The OFT has published new guidance to assist company directors understand their responsibilities under competition law. Company directors have an important role in ensuring compliance and face personal penalties. The Guidelines explain that if their company infringes competition law and a court considers that the director’s conduct makes him or her unfit to manage a company it can issue a Competition Disqualification Order (CDO) which disqualifies that person from being a director of any company for a period of up to 15 years. The Guidelines go on to explain the competition law risks that directors should be aware of and the action which directors can take to minimise the risk that their companies infringe competition law. The OFT recognises that not all directors have specific competition law expertise but believes that they ought to have sufficient understanding of the principles to recognise risks and to know when to instigate enquires or take legal action. The OFT takes the view that all directors ought to know that cartel activity (e.g. agreements with competitors to fix prices, share customers or markets, rig bids or limit production) will constitute a serious infringement. In other areas, a director’s personal liability will be judged against their actual or expected knowledge. For instance, a director with responsibility for commercial contracts and strategy is expected to understand the potential risks associated with commercial arrangements and to identify whether the company may have a dominant position in markets in which it operates and to avoid abuses of that position.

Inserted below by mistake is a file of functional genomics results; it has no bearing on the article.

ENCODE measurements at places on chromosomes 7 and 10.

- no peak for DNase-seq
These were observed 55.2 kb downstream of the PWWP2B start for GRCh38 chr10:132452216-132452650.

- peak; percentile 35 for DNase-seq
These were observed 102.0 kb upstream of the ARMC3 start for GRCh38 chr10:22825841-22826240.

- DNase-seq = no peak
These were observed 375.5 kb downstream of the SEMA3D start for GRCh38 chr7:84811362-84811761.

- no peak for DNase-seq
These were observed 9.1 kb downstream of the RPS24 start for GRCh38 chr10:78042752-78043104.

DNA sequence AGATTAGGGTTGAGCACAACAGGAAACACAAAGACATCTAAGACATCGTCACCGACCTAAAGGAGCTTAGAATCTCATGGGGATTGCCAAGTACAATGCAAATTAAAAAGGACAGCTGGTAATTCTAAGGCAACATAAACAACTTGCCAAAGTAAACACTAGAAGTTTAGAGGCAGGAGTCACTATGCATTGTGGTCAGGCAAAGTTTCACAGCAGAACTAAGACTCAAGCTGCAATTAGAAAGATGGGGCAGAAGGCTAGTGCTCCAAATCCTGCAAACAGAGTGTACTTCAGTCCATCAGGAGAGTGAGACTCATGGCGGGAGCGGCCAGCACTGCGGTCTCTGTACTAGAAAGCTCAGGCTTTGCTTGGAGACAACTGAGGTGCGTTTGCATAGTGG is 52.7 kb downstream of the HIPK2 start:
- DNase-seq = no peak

For a link to the OFT’s Guidance for companies and for directors click here